While thirteen may have proved an unlucky number for Crusade the series—cancelled after that many episodes were produced—it’s a luckier one for the story of that ill-fated series, with Volumes 2 and 3 published in hardcover, paperback, and e-books thirteen years after Volume 1, which has been reissued.

While Volume 1 was reprinted as it originally appeared in 2010, I approached the editorial work on Volumes 2 and 3 from scratch, selecting the script drafts after thirteen years of detailed study and annotated each teleplay with information gathered while preparing my own books for the Babylon 5 Preservation Project.

Highlights include Straczynski’s first draft of “The Needs of Earth”, which differs substantially from the filmed episode; early drafts of later scripts, before TNT’s problematic resulted in a production shutdown; a version of “The Path of Sorrows” featuring Lyta Alexander and Lennier; as well as the two unfilmed stories that would have seen the series arc bare its teeth.

These are not the books as originally conceived in 2010 (or even 2022), but I’m pleased to see them finally complete the saga of the Excalibur in print.

For editorial and/or publishing services, please contact me at

Crusade: What the Hell Happened? Volume 2 by J. Michael Straczynski (Synthetic Worlds, 2023)
Edited by Jason Davis. Cover art by Luc Mayrand.
Hardback ISBN: 9781630771331 • Paperback ISBN: 9781630771348
8.5″ by 11″ / 7.5″ by 9.25″ 354pp.

Crusade: What the Hell Happened? Volume 3 by J. Michael Straczynski (Synthetic Worlds, 2023)
Edited by Jason Davis. Cover art by Luc Mayrand.
Hardback ISBN: 9781630771324 • Paperback ISBN: 9781630771287
8.5″ by 11″ / 7.5″ by 9.25″ 354pp.

To purchase, please visit

An excerpt from ALL ALONE IN THE NIGHT: The Making of Babylon 5, 1987-1994 (forthcoming)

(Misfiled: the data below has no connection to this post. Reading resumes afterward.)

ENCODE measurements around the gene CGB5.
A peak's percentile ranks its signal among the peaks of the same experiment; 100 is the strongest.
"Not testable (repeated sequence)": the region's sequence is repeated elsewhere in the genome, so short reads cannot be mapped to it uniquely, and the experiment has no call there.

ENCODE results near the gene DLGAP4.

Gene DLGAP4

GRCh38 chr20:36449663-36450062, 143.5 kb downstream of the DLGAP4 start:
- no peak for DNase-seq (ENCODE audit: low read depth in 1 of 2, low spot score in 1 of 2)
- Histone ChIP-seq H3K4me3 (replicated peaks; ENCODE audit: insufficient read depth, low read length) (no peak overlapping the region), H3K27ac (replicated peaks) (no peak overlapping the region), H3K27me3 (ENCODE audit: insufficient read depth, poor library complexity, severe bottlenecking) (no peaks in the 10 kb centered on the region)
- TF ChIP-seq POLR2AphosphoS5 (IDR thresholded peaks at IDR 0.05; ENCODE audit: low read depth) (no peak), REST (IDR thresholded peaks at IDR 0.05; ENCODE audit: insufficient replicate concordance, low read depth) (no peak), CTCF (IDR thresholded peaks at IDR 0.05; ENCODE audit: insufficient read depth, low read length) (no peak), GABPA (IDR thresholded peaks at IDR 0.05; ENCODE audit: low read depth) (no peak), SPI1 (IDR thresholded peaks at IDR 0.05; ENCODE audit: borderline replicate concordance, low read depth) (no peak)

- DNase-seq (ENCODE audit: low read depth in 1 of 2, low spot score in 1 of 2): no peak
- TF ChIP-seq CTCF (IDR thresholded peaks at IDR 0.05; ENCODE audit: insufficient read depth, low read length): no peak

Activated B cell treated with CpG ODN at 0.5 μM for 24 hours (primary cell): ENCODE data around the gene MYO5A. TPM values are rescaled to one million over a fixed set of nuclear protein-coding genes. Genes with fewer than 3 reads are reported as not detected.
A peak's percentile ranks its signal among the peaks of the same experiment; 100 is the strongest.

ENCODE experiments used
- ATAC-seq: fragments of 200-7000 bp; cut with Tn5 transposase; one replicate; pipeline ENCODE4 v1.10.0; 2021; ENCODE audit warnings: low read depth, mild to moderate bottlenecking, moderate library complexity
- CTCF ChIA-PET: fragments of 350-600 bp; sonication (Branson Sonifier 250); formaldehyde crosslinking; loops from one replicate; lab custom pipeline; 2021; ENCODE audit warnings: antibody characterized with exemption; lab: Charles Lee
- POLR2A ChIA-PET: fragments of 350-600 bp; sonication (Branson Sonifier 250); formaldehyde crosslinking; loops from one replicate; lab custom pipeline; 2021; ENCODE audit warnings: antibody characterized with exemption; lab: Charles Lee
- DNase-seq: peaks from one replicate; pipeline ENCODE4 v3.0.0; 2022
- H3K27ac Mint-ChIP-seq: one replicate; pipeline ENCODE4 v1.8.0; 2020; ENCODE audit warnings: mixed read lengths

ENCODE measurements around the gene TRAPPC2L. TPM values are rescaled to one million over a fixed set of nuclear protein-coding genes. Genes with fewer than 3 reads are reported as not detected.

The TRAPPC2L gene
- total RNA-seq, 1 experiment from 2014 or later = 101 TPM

There are three phases in the production of a television episode: Pre-Production, Production (aka Principal Photography), and Post-Production.

At 6:47pm on Thursday, 2 December 1993, principal photography on “Chrysalis” (112) concluded in Morden’s Quarters. After seven days of work and 19,940 feet of exposed negative, Babylon 5’s first season finale was in the can—halfway through the season, to allow for extensive cgi. While the cast and crew would move on to “DeathWalker” on Friday the 3rd, the aforementioned can(s)—containing the day’s exposed Super 35 negative—would go to be processed at the lab and transferred to VHS cassettes for the producers to review.

Meanwhile, the film shot on the previous days of production had already been loaded into the Avid of Lisa M. Citron, one of three editors who worked on Babylon 5’s freshman season. (Suzanne Sternlicht cut 101, 104, 107, 110, 113, 116, 119, and 122, Skip Robinson cut 102, 105, 108, 111, 114, 117, and 120, and Citron cut 103, 106, 109, 112, 115, 118, and 121.) The editor begins their cut as soon as footage becomes available, assembling the show according to the shooting script, exercising their personal taste in choosing the shots and takes. As scenes are cut together, Citron would report back to the script supervisor, Haley McLane, noting the length of assembled scenes so that the production could keep an eye on the episode’s running time. If the scenes cut together shorter than expected, the episode will underrun and require costly additional photography that will eat into a later episode’s schedule, not to mention the expense of recalling guest actors, if required.

Meanwhile, in Valencia, 19 miles northwest of Babylon 5’s stages in Sun Valley, Foundation Imaging worked on the cgi, but with the footage rendered at roughly one frame per seventy minutes, a second of video material—24 frames—required more than a day of computer processing during the first season. Citron would estimate the length of the shot based on pre-production discussions, placing a note into the episode that might read “EXT. BABYLON 5 – ESTABLISHING” or “SHADOWMAN CRUISERS FIRE ON MOONBASE” as a placeholders. By the end of Friday, 3 December, Citron’s cut would be complete.

From the advent of motion pictures, film editing was both a manual and linear activity. The editor physically cut and spliced the film to create edits. Thousands of feet of footage would be organized in bins, with the constituent shots of the scene in progress within arm’s reach. Until the 1970s, most film was edited on a Moviola, an upright machine that allowed the editor to run the film forward and backward, making cuts and splices as required. Flatbed systems—like those produced by the German companies K-E-M and Steenbeck—became the norm from the 1970s, allowing the editor to sit comfortably during the days and weeks and months of cutting. The creation of this work-in-progress edit is called an offline edit, one in which the original materials are not affected; the editor uses a work print, a dupe of the negative created specifically to be personhandled in the editing suite.